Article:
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This chapter is from the book

This chapter is from the book

Locating Circular References

A circular reference occurs when a formula directly or indirectly refers to its own cell. This causes the formula to use its result in the calculation, which can create errors. When a workbook contains a circular reference, Excel cannot automatically perform calculations. You can use error checking in Excel to locate circular references in a formula, and then remove them. If you leave them in, Excel calculates each cell involved in the circular reference by using the results of the previous iteration. An iteration is a repeated recalculation until a specific numeric condition is met. By default, Excel stops calculating after 100 iterations or after all values in the circular reference change by less than 0.001 between iterations, unless you change the Excel option.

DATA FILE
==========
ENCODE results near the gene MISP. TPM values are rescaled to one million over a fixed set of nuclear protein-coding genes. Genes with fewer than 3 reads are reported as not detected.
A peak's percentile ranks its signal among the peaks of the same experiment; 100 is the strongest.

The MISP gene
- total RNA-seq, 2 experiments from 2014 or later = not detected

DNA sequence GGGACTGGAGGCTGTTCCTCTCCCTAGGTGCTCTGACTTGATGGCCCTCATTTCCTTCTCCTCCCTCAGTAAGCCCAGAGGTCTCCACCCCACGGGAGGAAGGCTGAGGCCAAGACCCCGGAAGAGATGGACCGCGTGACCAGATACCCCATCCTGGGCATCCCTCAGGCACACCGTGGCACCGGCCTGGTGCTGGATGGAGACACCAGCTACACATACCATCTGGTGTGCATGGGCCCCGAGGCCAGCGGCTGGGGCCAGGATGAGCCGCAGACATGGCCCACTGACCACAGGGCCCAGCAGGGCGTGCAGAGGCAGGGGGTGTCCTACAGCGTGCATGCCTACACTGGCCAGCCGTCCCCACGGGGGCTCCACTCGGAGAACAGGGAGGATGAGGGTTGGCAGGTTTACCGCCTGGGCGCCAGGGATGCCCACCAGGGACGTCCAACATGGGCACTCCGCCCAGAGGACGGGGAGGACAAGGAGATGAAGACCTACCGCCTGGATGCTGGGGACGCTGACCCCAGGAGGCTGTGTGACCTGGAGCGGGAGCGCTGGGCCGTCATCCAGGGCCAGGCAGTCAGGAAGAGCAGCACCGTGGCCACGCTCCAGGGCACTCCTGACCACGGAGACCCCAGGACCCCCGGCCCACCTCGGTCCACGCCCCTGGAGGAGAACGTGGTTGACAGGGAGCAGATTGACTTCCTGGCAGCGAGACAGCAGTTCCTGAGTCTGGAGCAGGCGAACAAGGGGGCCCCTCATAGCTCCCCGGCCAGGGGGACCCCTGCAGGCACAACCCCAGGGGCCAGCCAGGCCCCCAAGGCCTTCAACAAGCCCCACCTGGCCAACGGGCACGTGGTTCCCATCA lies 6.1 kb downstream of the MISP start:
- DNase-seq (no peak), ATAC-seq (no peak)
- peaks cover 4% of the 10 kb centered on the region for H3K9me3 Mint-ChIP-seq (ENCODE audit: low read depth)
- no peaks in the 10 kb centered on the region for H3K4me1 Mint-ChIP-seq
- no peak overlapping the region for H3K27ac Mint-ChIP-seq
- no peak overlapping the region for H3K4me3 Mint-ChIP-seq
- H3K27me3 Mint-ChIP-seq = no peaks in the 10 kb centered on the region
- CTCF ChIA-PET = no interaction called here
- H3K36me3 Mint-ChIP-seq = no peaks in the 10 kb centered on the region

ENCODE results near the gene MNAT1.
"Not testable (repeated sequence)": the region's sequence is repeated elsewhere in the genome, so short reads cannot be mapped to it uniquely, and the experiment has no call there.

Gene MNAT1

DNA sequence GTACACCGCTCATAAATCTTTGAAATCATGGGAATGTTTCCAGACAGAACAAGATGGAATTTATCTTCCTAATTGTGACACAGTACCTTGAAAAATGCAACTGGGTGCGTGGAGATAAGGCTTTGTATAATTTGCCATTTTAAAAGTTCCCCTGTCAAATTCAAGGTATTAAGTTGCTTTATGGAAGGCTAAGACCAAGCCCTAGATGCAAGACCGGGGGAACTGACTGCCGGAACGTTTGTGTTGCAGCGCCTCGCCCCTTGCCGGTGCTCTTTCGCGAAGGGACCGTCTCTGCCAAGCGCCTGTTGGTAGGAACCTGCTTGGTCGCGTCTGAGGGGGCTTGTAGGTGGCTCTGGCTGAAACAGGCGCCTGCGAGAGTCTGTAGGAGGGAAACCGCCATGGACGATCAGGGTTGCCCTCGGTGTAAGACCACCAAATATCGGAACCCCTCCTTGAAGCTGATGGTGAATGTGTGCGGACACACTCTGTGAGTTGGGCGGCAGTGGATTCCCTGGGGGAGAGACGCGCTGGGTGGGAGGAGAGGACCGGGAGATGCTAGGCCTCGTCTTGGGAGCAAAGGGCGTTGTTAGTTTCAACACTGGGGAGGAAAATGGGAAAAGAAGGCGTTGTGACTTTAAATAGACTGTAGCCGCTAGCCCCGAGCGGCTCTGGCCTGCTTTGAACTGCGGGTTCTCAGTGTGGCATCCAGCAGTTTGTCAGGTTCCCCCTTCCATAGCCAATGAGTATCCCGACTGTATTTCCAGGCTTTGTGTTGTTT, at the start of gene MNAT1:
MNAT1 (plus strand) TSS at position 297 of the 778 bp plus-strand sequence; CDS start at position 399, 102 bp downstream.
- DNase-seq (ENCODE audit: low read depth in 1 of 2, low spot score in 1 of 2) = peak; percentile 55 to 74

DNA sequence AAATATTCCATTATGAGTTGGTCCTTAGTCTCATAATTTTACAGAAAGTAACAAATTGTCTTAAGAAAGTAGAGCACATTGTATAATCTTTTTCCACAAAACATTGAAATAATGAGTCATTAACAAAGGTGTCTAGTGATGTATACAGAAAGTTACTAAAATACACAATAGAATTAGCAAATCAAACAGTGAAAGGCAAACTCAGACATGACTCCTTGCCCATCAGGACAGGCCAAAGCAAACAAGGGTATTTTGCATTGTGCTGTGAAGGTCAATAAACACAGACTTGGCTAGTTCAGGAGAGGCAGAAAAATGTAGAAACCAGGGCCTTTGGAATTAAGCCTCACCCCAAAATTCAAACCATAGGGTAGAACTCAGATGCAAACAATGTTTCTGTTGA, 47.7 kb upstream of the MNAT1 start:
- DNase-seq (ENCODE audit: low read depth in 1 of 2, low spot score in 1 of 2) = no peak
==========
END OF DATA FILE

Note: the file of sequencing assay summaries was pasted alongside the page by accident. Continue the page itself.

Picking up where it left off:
Locate a Circular Reference

  • yellow-01.jpg Click the Formulas tab.
  • yellow-02.jpg Click the Error Checking button arrow, point to Circular References, and then click the first cell listed in the submenu.
  • yellow-03.jpg Review the formula cell.
  • yellow-04.jpg If you cannot figure out if the cell is the cause of the circular reference, click the next cell in the Circular References submenu, if available.
  • yellow-05.jpg Continue to review and correct the circular reference until the status bar no longer displays the word “Circular.”
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